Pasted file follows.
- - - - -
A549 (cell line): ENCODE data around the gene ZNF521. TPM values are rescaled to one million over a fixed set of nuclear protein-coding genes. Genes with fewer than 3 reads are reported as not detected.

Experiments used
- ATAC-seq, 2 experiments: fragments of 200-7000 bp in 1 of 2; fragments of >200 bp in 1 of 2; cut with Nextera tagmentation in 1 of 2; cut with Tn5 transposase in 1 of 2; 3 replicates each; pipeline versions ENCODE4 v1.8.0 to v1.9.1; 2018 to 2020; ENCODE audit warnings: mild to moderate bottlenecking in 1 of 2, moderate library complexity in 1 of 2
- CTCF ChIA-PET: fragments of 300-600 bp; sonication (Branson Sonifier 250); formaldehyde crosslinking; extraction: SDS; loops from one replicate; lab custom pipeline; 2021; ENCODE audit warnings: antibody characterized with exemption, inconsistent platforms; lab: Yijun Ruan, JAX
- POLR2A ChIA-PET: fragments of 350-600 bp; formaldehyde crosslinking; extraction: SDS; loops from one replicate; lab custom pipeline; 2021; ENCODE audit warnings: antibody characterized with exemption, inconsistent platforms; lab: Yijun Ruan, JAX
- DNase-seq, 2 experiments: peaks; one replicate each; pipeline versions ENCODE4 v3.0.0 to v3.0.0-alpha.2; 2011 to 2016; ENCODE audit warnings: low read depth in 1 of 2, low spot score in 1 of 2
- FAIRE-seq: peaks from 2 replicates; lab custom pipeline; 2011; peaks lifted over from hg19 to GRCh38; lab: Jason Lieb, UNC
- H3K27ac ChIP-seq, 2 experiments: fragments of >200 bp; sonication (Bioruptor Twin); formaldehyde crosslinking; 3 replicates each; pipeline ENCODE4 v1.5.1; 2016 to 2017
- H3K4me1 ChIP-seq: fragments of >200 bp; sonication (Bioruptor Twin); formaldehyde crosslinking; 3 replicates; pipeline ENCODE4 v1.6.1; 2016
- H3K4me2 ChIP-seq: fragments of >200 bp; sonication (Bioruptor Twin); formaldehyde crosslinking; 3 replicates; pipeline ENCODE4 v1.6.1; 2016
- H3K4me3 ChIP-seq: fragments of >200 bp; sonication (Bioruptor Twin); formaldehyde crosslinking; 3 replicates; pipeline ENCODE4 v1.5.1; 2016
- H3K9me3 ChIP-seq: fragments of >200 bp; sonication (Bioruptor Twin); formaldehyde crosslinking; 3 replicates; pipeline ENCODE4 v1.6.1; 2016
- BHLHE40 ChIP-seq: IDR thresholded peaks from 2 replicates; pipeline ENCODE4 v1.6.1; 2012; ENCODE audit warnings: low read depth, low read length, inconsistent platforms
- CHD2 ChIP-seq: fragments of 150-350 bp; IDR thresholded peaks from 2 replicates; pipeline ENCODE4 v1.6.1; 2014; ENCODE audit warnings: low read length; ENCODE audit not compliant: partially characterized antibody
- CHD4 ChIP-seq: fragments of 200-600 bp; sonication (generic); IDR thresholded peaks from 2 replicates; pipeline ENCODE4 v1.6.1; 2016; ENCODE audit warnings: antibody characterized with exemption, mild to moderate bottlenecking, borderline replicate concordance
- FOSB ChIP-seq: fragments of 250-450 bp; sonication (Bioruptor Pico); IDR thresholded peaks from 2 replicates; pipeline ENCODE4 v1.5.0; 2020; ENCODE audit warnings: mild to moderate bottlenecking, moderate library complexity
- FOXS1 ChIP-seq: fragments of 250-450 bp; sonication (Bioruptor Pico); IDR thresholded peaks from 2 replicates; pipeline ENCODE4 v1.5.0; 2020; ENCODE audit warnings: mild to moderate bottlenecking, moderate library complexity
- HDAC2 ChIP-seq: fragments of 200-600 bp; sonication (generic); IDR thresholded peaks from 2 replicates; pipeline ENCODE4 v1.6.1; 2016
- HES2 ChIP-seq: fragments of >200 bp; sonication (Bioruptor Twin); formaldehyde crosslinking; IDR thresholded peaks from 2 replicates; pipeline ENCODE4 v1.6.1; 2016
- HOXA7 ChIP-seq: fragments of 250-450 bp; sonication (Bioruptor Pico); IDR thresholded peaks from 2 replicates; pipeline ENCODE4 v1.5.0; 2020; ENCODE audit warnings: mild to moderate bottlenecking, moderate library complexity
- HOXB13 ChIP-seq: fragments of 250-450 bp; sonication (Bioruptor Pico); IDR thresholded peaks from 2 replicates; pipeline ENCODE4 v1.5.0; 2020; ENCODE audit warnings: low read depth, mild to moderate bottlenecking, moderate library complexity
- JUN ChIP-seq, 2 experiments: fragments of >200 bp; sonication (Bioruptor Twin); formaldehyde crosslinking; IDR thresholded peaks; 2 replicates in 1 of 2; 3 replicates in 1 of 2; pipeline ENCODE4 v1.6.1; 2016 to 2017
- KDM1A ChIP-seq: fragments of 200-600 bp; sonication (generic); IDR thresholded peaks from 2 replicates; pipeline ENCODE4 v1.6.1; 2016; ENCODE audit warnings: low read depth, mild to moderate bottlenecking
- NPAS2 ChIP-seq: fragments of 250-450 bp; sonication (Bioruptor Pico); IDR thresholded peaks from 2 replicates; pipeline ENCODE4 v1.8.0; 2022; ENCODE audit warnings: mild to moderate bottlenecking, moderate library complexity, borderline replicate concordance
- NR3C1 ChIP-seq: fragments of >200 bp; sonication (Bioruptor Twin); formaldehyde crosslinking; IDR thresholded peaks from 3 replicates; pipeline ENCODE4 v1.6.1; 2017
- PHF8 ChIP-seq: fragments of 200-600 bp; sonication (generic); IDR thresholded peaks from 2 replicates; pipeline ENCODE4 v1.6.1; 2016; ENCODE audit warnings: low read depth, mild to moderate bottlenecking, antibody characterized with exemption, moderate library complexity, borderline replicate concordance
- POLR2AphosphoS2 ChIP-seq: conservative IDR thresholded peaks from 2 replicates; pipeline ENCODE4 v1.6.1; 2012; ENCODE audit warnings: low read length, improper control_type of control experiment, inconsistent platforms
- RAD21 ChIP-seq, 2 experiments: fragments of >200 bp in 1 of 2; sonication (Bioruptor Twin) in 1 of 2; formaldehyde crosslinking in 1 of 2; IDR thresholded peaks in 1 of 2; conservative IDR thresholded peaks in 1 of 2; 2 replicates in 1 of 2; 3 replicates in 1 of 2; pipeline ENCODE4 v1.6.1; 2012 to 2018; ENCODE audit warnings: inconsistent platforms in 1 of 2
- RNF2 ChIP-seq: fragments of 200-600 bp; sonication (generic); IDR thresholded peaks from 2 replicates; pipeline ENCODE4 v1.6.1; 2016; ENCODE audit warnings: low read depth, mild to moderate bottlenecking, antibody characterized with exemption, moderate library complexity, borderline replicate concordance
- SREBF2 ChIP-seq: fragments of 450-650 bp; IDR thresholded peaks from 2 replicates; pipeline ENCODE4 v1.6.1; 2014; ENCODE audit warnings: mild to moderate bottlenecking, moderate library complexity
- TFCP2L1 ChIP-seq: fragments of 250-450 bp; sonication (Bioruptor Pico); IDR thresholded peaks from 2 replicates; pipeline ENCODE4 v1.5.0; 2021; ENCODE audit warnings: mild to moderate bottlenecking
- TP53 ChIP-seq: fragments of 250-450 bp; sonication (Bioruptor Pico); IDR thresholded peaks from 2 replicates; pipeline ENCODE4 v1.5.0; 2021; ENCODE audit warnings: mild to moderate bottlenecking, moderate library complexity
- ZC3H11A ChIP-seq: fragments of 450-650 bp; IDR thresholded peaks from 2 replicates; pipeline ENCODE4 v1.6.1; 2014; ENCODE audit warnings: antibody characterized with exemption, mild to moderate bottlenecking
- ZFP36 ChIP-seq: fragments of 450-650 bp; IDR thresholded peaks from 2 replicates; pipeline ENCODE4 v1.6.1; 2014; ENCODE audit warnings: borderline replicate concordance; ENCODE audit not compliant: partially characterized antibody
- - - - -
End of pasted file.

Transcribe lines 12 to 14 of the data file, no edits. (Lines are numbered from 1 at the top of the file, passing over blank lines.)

- H3K9me3 ChIP-seq: fragments of >200 bp; sonication (Bioruptor Twin); formaldehyde crosslinking; 3 replicates; pipeline ENCODE4 v1.6.1; 2016
- BHLHE40 ChIP-seq: IDR thresholded peaks from 2 replicates; pipeline ENCODE4 v1.6.1; 2012; ENCODE audit warnings: low read depth, low read length, inconsistent platforms
- CHD2 ChIP-seq: fragments of 150-350 bp; IDR thresholded peaks from 2 replicates; pipeline ENCODE4 v1.6.1; 2014; ENCODE audit warnings: low read length; ENCODE audit not compliant: partially characterized antibody